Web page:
At first, Floyd was surprised by the observation that park users engage in so much sedentary behavior. There was extensive passive use. For example, picnics, sitting and talking, or just relaxing were common. But he noted, "Parks have many benefits, not just physical activity but being outdoors, relaxing, stress release, nature enjoyment, being with your family. All of these are important benefits and contribute to personal and social well-being."

Two things stood out to Floyd:

  • The high park activity levels in Chicago's African-American neighborhoods, since this finding refutes conventional wisdom that Whites and Hispanics are more active.
  • Children in parks were more active than adults. "That's a good sign. At the same time, it seems that some of the activity areas [such as soccer fields] were dominated by adults." The pattern, he says, "raises the question of how are parks being managed? What types of programs are being provided for different ages?"

Floyd says that examining parks from the perspective of physical activity levels represents an exciting new field of research and "an emerging field that has the potential to have a significant impact on very important social issues and public health issues."

"I am learning a new field with new tools for research and new theoretical approaches," he says. "And I'm meeting new people and forming new partnerships—definitely."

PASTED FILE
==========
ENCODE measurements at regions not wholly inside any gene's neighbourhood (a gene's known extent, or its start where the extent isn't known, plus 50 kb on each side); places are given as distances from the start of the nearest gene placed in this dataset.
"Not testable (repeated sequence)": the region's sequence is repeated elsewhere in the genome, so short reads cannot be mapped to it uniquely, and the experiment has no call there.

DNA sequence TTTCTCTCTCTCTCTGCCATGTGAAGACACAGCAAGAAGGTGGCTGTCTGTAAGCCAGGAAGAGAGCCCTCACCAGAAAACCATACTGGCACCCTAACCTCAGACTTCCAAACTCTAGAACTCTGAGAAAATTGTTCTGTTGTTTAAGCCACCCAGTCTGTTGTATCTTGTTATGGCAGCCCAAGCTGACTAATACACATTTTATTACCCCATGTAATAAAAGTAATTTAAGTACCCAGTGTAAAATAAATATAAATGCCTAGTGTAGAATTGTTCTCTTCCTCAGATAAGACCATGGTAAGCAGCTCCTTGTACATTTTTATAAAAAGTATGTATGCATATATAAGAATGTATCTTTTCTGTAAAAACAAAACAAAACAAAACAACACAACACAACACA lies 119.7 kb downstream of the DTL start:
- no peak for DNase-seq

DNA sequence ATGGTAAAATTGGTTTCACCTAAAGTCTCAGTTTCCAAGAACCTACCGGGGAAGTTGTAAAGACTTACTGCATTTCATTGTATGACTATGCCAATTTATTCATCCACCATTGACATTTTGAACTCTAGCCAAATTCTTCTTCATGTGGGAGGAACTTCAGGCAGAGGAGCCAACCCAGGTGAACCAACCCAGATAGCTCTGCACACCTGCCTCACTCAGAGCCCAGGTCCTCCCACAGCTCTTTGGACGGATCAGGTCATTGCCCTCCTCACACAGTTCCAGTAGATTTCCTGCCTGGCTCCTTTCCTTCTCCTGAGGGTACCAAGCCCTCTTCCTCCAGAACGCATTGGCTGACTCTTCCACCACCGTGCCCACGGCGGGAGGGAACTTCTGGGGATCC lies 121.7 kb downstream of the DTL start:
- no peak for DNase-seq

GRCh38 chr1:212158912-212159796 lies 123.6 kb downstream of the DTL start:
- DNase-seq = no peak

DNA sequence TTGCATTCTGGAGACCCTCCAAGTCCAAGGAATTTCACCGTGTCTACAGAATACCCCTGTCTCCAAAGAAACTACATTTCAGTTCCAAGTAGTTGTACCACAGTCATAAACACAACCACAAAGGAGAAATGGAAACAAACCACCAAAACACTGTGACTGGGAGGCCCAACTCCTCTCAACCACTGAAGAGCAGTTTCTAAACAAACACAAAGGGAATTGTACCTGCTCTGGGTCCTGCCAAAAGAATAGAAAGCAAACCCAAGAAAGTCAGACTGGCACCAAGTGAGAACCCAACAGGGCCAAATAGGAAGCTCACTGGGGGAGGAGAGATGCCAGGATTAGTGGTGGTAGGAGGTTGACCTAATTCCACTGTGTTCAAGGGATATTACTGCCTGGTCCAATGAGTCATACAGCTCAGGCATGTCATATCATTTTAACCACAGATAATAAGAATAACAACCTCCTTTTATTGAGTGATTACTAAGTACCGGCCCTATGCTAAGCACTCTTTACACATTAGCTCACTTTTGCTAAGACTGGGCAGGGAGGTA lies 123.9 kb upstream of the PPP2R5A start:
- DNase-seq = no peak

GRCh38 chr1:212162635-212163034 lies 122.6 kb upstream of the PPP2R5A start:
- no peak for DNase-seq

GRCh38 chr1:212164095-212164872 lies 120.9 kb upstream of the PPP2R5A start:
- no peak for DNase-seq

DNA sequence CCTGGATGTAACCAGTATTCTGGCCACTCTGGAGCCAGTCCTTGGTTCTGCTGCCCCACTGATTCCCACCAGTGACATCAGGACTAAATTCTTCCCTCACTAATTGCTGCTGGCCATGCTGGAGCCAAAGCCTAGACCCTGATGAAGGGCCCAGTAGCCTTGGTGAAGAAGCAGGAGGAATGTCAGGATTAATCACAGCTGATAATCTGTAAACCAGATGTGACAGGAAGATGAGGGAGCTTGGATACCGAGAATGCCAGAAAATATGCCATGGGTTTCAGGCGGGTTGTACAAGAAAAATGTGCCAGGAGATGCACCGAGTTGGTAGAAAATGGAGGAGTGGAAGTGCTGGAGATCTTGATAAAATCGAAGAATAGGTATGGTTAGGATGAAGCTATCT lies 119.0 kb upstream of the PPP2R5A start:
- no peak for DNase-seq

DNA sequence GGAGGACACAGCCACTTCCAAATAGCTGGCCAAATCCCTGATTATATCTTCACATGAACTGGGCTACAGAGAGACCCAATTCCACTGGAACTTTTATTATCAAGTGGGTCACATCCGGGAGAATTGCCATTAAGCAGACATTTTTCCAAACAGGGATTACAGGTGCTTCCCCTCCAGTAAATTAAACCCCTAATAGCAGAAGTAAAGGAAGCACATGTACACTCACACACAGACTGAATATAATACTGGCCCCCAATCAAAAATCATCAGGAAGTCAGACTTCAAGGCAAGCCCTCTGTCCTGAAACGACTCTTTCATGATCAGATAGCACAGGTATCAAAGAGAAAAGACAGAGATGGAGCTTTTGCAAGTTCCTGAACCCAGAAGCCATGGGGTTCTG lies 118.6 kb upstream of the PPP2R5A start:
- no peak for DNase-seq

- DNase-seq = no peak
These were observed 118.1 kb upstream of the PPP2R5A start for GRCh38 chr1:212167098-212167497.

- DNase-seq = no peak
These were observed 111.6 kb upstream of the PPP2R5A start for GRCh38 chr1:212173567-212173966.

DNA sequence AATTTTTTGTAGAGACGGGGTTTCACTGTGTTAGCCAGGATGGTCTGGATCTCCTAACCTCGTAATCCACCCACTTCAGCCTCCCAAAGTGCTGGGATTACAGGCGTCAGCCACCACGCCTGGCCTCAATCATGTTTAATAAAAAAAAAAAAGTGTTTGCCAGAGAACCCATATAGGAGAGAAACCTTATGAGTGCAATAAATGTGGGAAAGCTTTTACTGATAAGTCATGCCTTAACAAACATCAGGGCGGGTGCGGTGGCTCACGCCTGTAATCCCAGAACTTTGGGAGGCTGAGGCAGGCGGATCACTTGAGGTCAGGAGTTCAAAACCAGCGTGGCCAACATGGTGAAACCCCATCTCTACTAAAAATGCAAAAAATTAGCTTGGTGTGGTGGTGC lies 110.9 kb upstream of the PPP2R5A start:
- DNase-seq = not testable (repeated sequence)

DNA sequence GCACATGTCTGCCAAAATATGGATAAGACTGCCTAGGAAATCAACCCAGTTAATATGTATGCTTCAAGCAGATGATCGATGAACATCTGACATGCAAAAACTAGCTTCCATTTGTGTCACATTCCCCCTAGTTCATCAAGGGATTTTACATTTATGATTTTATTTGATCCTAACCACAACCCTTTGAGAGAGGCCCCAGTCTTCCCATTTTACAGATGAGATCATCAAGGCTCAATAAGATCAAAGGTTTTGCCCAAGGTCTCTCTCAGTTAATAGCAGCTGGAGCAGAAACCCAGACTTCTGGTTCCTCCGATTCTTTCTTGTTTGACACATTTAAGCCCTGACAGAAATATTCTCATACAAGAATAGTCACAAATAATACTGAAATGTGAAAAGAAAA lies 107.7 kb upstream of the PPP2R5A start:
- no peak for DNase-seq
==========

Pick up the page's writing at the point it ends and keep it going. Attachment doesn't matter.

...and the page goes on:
RWJF Perspective: Launched in 2000, Active Living Research (ALR) is a $31-million national program that supports research to examine how physical and built environments and policies influence the amount of physical activity Americans get as part of everyday life. Findings from the research are used to help inform policy, design of the built environment and other factors necessary to re-engineer healthy levels of physical activity into everyday lifestyles for all Americans. Over the past few years, the program has focused increasingly on reversing the rise in childhood obesity, particularly in the low-income and racial/ethnic minority communities where childhood obesity levels are highest and rising fastest.

ALR research teams are required to be transdisciplinary. ALR researchers represent more than 20 different disciplines (e.g., public health, urban planning, architecture, behavioral science, exercise science, transportation, sociology, political science).

"In addition to building an evidence base for physical activity, Active Living Research is developing a vibrant, new transdisciplinary field and a diverse network of active living researchers," says C. Tracy Orleans, PhD, RWJF distinguished fellow and senior scientist.

ALR seeks to translate research findings rapidly into policy and practice change. Says Orleans: "For instance, if we find out that adding bike paths and sidewalks, or walk-to-school programs significantly increases physical activity, we want to get this information out to key decision- and policy-makers as quickly and effectively as possible, so they can start using it.

"The Active Living Research program has sparked new awareness among policy-makers and community leaders in many sectors that how active we are depends greatly on the presence or absence of environmental and policy supports for physical activity," says Orleans. "Increasing numbers of urban planners now recognize that community design is critical for population health."